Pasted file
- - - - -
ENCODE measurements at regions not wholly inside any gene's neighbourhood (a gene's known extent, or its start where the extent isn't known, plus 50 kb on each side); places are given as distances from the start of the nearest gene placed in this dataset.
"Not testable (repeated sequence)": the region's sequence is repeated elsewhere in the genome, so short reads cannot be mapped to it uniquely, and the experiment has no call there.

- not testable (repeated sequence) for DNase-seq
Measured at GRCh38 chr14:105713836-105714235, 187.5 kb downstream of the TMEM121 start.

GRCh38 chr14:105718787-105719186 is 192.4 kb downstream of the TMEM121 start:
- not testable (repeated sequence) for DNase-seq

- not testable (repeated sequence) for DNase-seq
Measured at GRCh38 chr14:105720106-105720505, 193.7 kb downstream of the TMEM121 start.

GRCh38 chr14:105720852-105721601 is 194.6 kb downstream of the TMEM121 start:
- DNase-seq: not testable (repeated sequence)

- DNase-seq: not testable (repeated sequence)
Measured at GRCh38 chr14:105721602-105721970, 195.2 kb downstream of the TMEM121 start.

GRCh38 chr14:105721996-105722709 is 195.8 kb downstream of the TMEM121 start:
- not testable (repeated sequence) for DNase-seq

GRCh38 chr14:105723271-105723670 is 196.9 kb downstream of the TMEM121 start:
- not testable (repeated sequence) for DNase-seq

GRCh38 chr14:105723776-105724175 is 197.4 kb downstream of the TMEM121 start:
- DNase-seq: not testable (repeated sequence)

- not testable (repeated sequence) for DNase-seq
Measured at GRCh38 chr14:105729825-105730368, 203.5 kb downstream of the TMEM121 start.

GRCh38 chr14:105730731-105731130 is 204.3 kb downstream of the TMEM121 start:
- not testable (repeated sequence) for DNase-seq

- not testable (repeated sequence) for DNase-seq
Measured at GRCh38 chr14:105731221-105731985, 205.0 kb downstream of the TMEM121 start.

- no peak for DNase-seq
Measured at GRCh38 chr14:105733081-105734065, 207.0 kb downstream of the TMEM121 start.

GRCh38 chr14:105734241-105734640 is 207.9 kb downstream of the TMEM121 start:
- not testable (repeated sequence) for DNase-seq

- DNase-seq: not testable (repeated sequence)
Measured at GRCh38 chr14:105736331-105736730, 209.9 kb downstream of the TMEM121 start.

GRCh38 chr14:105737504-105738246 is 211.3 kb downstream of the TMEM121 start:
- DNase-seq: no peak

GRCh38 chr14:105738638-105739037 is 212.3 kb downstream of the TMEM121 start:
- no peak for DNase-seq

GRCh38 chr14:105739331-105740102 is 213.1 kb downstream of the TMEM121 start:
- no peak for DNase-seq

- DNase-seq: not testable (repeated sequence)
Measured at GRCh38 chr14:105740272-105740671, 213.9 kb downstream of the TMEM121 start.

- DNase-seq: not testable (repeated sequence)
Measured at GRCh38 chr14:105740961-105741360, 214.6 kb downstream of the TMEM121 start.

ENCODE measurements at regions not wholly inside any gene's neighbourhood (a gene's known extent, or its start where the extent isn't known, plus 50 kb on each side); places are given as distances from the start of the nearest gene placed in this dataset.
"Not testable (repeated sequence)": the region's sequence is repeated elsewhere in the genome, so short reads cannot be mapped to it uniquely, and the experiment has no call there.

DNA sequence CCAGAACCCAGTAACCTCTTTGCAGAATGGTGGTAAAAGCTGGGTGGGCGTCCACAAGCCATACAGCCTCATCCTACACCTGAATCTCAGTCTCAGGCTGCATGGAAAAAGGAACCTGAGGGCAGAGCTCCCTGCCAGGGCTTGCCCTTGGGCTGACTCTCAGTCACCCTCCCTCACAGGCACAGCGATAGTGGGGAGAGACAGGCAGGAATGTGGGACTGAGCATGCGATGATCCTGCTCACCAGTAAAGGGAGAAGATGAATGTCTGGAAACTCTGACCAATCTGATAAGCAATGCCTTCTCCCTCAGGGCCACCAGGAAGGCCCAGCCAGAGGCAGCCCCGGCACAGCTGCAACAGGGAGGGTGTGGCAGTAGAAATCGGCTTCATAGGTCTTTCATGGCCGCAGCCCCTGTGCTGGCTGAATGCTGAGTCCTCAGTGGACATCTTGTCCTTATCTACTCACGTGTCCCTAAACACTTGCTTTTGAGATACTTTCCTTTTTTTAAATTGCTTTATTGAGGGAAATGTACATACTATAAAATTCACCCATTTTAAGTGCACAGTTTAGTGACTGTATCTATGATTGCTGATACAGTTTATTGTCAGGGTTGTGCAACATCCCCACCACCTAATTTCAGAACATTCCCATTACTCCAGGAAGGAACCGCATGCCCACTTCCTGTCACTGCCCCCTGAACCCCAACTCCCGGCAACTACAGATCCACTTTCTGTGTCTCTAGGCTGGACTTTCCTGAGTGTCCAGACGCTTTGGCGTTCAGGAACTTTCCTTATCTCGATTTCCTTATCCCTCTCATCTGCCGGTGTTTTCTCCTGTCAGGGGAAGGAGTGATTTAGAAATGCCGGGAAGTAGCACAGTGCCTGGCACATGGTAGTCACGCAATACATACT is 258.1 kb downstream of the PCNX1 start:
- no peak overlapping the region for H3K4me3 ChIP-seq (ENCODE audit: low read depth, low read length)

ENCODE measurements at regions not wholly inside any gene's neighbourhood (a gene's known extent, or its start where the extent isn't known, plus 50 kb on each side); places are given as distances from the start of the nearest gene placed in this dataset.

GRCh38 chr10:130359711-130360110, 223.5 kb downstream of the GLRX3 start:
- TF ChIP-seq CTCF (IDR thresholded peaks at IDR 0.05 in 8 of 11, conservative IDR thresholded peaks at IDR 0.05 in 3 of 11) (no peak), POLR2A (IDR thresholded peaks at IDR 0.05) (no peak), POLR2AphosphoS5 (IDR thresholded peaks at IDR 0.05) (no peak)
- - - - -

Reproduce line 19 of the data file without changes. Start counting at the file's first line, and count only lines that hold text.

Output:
- not testable (repeated sequence) for DNase-seq